All season long, the Lakers have been waiting to get to this point in the season. The playoffs are here and now is the time to defend the championship that was earned last June. As much as fans would have liked for the Lakers to be a more dominant regular season team, that was not in the cards this season. Injuries, chemistry, lack of urgency, and spotty execution all conspired to limit the success of this team. As Phil Jackson admits, it’s a disappointment how the Lakers played at the end of the season and that they were not able to reach their goal of a 60 win campaign. But, that is now all in the past. The second season starts on Sunday and the Lakers have an interesting road ahead that will surely prove quite challenging.
The above paragraph is from an unpublished post from the end of last season. The post that paragraph is lifted from was meant to speak to the Lakers’ playoff philophy and went on to discuss gamesmanship in the media, team specific gameplans, and how Phil Jackson has proven to be a master of the little things that lead to success in the post season.
Today, however, I dig up that paragraph from the archives as reinforcement that this year is not so different from last year. Those sentences could easily describe what the Lakers have been through this season and should serve as a reminder that as low as things are now, the playoffs do represent a different animal entirely.
Last night, Kobe mentioned that the Lakers problems are fixable and that all they need is some good practice time to sort things out. Funny, that’s what I’ve been saying too. Understand, the Lakers aren’t suddenly less tall. Or less experienced. They’ve not forgotten how to win basketball games, nor have they forgotten what works on any given possession to both score and stop the other team from doing so. Their skill level is still intact and their coaches are the same guys that have led champions the past two seasons.
What’s been missing from the Lakers during this losing streak has been attention to detail. The small mistakes were right there, in plain sight for all to see yesterday. On some possessions the spacing was awful. On others a Laker would cut through the lane to set a screen and the teammate that should have held his ground and waited for the pick left too early, disrupting the timing of the entire excercise. On other possessions, a simple post entry that would have set up the strong and weak side actions as the shot clock hit 12 seconds was turned down in favor of swinging the ball back to the top of the key that reset the entire offense with the clock still ticking down. These are small errors that lead to lower efficiency and a disjointed attack. They’re the mistakes that when multiplied over the course of a game, lead to losses.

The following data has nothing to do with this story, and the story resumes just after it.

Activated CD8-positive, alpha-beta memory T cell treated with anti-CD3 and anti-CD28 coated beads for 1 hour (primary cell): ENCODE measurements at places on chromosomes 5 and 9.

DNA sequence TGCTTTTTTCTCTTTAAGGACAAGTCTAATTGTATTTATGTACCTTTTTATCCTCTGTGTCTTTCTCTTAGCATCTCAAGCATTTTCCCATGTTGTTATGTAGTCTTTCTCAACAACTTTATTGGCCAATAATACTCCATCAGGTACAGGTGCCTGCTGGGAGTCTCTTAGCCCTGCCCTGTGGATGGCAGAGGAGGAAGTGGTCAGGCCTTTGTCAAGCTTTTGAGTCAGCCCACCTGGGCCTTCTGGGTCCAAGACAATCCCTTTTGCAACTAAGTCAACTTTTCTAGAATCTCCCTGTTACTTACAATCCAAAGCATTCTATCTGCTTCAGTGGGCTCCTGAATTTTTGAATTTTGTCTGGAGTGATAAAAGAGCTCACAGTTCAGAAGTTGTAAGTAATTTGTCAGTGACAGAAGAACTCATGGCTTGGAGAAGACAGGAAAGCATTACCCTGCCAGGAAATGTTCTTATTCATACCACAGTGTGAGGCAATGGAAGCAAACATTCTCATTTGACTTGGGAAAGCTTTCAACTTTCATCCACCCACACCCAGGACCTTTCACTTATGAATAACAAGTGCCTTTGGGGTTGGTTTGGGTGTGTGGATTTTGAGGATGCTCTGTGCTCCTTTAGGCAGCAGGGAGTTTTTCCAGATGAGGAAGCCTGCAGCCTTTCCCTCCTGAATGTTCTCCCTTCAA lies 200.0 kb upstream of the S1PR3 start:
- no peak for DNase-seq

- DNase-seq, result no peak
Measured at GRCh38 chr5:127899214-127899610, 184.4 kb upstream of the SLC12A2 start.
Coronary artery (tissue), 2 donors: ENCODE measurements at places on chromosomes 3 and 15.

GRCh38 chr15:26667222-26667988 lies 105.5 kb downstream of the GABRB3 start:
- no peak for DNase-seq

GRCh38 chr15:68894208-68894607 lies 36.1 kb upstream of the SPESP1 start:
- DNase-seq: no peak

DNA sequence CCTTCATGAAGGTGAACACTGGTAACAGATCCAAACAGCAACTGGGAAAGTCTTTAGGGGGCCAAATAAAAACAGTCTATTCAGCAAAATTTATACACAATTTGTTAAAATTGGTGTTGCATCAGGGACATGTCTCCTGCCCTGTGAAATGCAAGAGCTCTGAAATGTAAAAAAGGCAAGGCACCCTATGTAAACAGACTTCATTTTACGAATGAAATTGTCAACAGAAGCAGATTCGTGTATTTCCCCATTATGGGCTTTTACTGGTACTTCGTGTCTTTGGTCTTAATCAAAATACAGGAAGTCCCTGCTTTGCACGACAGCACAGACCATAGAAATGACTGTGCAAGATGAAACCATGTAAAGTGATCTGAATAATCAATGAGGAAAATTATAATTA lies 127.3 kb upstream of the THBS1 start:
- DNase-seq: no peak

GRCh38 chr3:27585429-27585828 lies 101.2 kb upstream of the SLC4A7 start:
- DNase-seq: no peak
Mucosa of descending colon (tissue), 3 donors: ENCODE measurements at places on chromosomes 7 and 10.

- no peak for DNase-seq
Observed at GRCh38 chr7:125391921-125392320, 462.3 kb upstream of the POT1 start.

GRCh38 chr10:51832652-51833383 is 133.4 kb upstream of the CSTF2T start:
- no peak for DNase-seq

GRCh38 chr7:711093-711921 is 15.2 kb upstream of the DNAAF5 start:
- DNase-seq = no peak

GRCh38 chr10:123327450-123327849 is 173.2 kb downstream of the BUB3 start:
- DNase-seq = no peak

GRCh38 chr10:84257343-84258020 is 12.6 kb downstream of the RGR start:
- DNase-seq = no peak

I get that the Lakers are right there at another low point in a season that’s been littered with too many of them. Before this season, the Lakers weren’t used to losing three games in a row, much less the 4 in a row they dropped earlier this campaign or the 5 game skid they find themselves on now.
But in a few short days the regular season will be a memory. Yes there is business to take care of before that point. The Spurs wait on Tuesday and on the following night there will be an emotional visit to Sacramento where fans fight for their team and the players will hope to send them out with a final victory.
After that though, the second season begins.
Navigating that road will not be easy and will take more than some sort of playoff GPS device that lays out the path to victory. But if there’s one team I inherently trust to play well in the post-season it’s the Lakers. The guys who have been to three straight Finals and claimed the past two Larry O’Brien trophies as their own. Things look down right now, but like Kobe’s technical foul count it will all reset come Thursday morning. At that point, the only thing that stands in the way of advancement is one opponent whose weaknesses will be attacked by players and coaches that have experience in these types of battles. Rinse, repeat. I, for one, am not counting this group out.